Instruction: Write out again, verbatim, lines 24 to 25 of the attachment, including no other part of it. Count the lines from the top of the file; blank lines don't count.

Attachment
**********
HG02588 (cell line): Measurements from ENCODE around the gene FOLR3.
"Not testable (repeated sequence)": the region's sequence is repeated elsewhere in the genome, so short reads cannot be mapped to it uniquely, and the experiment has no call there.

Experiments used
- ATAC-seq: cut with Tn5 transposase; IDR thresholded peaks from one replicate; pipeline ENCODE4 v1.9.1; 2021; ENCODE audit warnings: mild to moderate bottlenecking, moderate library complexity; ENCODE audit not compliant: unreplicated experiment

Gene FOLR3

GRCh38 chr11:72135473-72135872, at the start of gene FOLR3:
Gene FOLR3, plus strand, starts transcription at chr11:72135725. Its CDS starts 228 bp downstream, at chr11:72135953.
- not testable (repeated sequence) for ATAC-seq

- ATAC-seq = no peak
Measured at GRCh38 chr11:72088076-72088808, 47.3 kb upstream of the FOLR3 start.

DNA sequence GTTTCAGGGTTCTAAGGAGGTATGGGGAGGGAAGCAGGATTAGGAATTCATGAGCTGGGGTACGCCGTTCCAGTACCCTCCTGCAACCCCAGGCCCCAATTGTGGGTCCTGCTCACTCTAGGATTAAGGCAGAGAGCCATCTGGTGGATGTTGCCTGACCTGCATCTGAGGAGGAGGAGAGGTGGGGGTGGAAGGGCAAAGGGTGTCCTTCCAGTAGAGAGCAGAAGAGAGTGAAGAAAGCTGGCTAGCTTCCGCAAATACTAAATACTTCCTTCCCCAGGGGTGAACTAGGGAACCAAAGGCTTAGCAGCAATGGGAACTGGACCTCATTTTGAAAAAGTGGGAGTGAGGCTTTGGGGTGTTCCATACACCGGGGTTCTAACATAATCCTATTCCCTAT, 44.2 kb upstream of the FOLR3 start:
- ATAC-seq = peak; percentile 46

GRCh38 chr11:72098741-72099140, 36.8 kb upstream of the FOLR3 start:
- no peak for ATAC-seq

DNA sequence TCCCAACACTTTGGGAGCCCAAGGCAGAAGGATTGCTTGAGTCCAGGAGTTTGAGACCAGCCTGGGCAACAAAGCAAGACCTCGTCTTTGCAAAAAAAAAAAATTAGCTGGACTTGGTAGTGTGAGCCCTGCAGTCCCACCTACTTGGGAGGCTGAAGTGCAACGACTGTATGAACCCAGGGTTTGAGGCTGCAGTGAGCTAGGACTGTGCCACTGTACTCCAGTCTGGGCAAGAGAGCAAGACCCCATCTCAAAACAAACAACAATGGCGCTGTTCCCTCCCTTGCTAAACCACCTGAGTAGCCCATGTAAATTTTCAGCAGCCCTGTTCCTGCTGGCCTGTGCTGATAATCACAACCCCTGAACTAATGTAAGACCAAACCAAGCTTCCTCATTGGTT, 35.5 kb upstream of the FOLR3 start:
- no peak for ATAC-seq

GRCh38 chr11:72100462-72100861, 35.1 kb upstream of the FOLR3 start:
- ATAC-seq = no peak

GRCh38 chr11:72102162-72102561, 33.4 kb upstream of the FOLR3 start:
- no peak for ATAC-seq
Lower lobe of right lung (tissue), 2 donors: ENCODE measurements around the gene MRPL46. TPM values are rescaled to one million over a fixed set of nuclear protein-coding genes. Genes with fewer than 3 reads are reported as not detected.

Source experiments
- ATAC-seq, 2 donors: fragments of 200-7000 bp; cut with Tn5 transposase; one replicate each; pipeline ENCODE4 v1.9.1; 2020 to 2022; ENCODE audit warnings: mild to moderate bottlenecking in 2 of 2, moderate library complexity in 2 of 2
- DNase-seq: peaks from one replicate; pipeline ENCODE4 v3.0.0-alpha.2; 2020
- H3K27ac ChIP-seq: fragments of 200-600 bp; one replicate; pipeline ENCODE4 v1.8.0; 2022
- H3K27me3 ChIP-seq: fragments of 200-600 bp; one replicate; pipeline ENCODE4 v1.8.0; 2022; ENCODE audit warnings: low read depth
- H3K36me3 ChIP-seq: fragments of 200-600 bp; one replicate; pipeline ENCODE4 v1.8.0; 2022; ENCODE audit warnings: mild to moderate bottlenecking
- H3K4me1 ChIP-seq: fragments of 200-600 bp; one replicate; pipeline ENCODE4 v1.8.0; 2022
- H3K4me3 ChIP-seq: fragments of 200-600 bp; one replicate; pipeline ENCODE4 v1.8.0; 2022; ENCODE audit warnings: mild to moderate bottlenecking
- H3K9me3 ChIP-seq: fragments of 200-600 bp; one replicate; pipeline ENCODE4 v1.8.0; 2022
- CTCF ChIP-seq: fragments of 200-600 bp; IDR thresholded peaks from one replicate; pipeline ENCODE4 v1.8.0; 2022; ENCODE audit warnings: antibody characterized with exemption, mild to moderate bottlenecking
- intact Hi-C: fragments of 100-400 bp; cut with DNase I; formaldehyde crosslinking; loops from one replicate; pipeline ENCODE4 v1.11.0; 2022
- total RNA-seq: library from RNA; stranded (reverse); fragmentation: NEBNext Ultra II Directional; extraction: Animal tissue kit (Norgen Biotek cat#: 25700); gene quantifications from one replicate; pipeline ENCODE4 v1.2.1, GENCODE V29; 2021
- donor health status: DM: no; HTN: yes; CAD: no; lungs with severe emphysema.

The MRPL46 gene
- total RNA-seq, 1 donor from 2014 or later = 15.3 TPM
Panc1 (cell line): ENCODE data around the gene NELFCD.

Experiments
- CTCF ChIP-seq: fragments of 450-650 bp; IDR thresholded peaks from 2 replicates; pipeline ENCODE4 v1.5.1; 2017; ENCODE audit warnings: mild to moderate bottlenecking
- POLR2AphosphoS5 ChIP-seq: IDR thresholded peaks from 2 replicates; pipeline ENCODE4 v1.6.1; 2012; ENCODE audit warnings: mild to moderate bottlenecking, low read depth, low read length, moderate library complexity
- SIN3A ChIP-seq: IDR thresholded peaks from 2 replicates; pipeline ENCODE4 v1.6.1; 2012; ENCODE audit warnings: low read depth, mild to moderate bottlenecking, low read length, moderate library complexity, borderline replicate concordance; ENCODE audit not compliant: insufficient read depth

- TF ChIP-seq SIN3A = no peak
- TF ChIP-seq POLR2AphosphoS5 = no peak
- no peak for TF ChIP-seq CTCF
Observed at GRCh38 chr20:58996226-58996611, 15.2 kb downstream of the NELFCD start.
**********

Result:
- DNase-seq: peaks from one replicate; pipeline ENCODE4 v3.0.0-alpha.2; 2020
- H3K27ac ChIP-seq: fragments of 200-600 bp; one replicate; pipeline ENCODE4 v1.8.0; 2022